Friday, July 16, 2010

Medicinal Chocolate.

Yesterday’s ‘medical’ source for an ice-cream sundae recipe reminded me of just how many ‘new’ ingredients have been used first for their medicinal properties. Rhubarb, which featured in a post a few weeks ago, is one such example. The tomato too, when it first came from the New World was suspected as a food, but got an early step up the familiarity ladder on the basis of its supposed therapeutic purposes.

Chocolate (also from the New World) met a different reception from the tomato and the potato when it was introduced to Europe. Not surprisingly, it was instantly embraced by the aristocracy for the sheer deliciousness of it – and for the same reason instantly suspected by the clergy, on the principle that if it was delicious, it must be sinful. A happy solution for all was the determination that chocolate had medicinal qualities, and was therefore acceptable.

Various therapeutic benefits were attributed to chocolate, and it really took off as a medicine in the seventeenth century. The opinion quoted below highlights how much our attitudes to ‘preserving health’ have changed since that time – when being fat was a health advantage!

The confection made of Cacao called Chocolate or Chocoletto which may be had in diverse places in London, at reasonable rates, is of wonderful efficacy for the procreation of children … for it not only vehemently incites to Venus, but causes conception in women . . . and besides that it preserves health, for it makes such as take it often to become fat and corpulent, fair and amiable.
William Coles, Adam in Eden (1657)

Chocolate was useful also as a vehicle for other medications – and a significant step better than ‘a spoonful of sugar’ to make the medicine go down, methinks. One did not need a medical degree to publish medical advice in the seventeenth century, so there was no barrier to the famous scientist Robert Boyle (1627-1691) doing just that. Here is one of the remedies from his little book Medicinal Experiments, or, a collection of choice and safe remedies for the most part simple and easily prepared.

An Excellent Remedy for the Gonorrhoea.
Take of choice Amber [ambergris], and of Mastich, both reduc’d to very fine Pouder, and very well mixt, equal parts, and of this Mixture give half a Dram at a time in proper Vehicle, or in a draught of Chocolate. Continue this for three Weeks, or a Month, if need require, purging the day before you begin to take it, and once every Week afterwards, especially when you leave off the use of the Pouder.

Chocolate still had a firm place in the therapeutic armamentarium as the nineteenth century advanced. The first known recipe pamphlet issued by Walter Baker & Co. in the USA was entitled An Account of the Manufacture and Use of Cocoa and Chocolate and was published in 1876. It was followed by Chocolate Receipts, in about 1880. The medical and nutritional value of chocolate was heavily promoted by the company, with the usual expert testimonials for support. A German physician called Christoph Wilhelm Hufeland is quoted as saying “I recommend good chocolate to nervous, excitable persons; also to the weak, debilitated and infirm; to children and women. I have obtained excellent results from it in many cases of chronic diseases of the digestive organs.”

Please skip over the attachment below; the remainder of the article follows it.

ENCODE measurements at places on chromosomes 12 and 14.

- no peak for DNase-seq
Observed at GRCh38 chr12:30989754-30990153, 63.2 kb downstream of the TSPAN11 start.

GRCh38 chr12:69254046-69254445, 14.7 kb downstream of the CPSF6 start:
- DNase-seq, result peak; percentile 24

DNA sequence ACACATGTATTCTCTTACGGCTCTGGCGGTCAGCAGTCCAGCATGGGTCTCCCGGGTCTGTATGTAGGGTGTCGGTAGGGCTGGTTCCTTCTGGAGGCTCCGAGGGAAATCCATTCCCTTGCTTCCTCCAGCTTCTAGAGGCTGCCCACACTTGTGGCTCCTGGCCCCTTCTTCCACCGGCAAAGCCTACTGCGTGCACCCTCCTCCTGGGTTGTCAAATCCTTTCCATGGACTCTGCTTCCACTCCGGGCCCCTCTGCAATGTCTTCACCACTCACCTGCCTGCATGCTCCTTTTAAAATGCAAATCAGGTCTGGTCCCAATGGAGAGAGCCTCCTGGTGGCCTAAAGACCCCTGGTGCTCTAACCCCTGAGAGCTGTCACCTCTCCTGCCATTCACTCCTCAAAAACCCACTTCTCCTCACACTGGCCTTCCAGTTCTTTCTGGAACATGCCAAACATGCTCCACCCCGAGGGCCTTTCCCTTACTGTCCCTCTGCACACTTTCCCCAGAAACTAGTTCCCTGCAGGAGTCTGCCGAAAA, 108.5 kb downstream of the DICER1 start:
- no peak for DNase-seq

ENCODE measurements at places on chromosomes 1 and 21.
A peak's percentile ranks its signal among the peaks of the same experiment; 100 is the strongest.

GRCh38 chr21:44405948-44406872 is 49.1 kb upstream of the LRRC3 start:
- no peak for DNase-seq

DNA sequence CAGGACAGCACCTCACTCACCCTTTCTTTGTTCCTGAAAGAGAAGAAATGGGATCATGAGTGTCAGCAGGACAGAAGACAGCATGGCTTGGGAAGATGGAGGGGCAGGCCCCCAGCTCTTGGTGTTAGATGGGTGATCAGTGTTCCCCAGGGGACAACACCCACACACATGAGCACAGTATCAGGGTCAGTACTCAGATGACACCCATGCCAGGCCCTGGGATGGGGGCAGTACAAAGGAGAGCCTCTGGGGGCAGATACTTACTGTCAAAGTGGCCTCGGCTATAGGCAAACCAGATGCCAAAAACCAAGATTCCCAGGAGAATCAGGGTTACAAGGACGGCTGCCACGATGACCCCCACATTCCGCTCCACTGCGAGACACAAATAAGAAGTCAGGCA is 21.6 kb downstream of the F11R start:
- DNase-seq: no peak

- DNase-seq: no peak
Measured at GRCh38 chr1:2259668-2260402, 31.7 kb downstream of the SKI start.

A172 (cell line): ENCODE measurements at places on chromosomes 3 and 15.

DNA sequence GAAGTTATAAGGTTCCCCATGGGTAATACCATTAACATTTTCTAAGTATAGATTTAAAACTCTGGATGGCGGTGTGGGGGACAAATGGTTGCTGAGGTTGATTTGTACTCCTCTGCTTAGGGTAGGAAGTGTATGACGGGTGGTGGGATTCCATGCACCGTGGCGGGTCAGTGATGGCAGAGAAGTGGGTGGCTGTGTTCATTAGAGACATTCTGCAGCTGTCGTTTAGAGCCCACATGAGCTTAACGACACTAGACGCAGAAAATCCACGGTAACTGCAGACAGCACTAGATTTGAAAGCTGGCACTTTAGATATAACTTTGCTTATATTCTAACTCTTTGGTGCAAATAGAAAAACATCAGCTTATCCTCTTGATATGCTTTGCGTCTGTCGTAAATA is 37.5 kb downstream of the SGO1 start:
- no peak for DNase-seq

Modern medicine is catching up with this old idea too, as there seems to be good evidence for the health benefits of small amounts of dark chocolate in the diet.

For today’s recipe, I give you a treat from a cookery book heavily biased towards healthy food. It is Miss Beecher's Housekeeper and Healthkeeper: containing five hundred recipes for economical and healthful cooking; also, many directions for securing health and happiness ... published in New York in 1873. Miss Beecher’s Chocolate Cake is a variation of the basic recipe for One, Two, Three, Four Cake.

One, Two, Three, Four Cake.
Take one cup of butter (half a cup is better), two cups of sugar, three cups of flour, and four eggs. Mix butter, sugar, and yolks. Then add the flour very thoroughly, and lastly the whites in a stiff froth. Bake immediately, and the cake will be light, with nothing added. But it is equally light to omit the eggs and work two tea-spoonfuls of cream tartar into the flour, athen mix well first the butter and sugar, and then the flour. When ready to bake, mix very thoroughly and quickly a tea-spoonful of soda, or a bit of sal volatile dissolved in a cup of warm (not hot) water. This makes two loaves.

Chocolate Cake.
Bake the above in thin layers, only a little thicker than carpeting. When nearly cool, spread over the cake a paste made of equal parts of scraped chocolate and sugar wet with water. Place the cake in layers one over another, frost the top, and then cut in oblong pieces for the cake-basket.

Quotation for the Day.

Make a list of important things to do today. At the top of your list, put 'eat chocolate.' Now, you'll get at least one thing done today.
Gina Hayes.


Gary Allen said...

I love the fact that Coles and Boyle had opposite ideas of the function of chocolate... that, as the Bard might have written, "chocolate doth provoke and unprovoke STDs."

Sharlene T. said...

I don't care if chocolate makes me sick. I'll just take some more chocolate to cure it!... thanks for sharing... come visit when you can...

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